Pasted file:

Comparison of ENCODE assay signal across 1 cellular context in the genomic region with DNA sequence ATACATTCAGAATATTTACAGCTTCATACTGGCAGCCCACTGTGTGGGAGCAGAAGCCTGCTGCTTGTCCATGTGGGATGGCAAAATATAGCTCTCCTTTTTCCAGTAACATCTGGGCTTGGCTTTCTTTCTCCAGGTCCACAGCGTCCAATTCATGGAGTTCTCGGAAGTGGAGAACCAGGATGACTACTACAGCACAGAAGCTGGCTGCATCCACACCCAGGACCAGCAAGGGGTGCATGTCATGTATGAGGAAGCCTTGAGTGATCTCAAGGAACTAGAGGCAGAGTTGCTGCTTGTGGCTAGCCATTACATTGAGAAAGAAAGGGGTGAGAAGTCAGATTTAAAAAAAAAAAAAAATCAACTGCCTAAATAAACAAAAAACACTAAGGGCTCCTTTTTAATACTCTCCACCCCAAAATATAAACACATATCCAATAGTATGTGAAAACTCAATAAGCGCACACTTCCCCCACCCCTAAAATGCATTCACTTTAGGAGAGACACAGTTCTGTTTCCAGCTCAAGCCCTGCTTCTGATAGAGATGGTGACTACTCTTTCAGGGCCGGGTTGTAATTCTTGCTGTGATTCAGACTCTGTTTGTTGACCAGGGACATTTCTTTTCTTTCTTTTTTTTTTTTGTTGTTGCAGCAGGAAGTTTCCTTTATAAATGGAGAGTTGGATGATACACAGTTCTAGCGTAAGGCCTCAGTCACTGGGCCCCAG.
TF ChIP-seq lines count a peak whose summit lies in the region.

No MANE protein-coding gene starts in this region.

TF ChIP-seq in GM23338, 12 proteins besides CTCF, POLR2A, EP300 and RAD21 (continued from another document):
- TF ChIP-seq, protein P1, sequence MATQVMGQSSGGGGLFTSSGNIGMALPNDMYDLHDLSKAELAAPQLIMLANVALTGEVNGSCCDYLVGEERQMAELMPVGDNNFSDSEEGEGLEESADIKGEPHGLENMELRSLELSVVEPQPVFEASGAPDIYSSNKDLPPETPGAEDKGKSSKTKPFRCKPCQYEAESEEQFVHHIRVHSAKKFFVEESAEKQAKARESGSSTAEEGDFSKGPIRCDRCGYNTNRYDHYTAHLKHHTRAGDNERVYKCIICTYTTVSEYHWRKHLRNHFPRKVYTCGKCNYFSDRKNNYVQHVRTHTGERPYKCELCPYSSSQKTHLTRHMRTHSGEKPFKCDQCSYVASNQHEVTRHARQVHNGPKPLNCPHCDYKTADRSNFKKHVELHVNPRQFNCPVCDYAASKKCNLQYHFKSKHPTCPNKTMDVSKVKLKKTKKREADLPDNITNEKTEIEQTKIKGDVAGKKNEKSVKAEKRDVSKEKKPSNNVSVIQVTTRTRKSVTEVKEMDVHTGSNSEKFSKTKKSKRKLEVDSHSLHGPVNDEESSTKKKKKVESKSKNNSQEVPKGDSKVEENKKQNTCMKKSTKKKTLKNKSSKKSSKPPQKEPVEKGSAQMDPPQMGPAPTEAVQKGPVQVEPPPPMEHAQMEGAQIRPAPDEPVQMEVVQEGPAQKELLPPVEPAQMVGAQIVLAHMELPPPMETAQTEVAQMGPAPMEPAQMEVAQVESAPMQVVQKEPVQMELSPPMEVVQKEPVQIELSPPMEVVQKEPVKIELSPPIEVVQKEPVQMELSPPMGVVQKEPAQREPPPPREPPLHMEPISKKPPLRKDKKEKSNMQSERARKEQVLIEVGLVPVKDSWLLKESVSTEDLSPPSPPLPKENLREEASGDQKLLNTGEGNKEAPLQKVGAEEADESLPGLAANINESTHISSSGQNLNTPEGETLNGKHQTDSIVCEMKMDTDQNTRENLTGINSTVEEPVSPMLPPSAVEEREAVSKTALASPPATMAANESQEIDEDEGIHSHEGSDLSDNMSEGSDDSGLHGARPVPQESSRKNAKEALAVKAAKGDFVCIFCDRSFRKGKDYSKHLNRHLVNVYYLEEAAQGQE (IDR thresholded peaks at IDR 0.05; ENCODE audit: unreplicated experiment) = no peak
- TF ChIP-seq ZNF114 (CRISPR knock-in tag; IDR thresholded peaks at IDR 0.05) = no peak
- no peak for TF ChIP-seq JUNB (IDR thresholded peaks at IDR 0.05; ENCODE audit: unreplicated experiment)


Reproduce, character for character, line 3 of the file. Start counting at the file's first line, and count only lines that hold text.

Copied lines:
No MANE protein-coding gene starts in this region.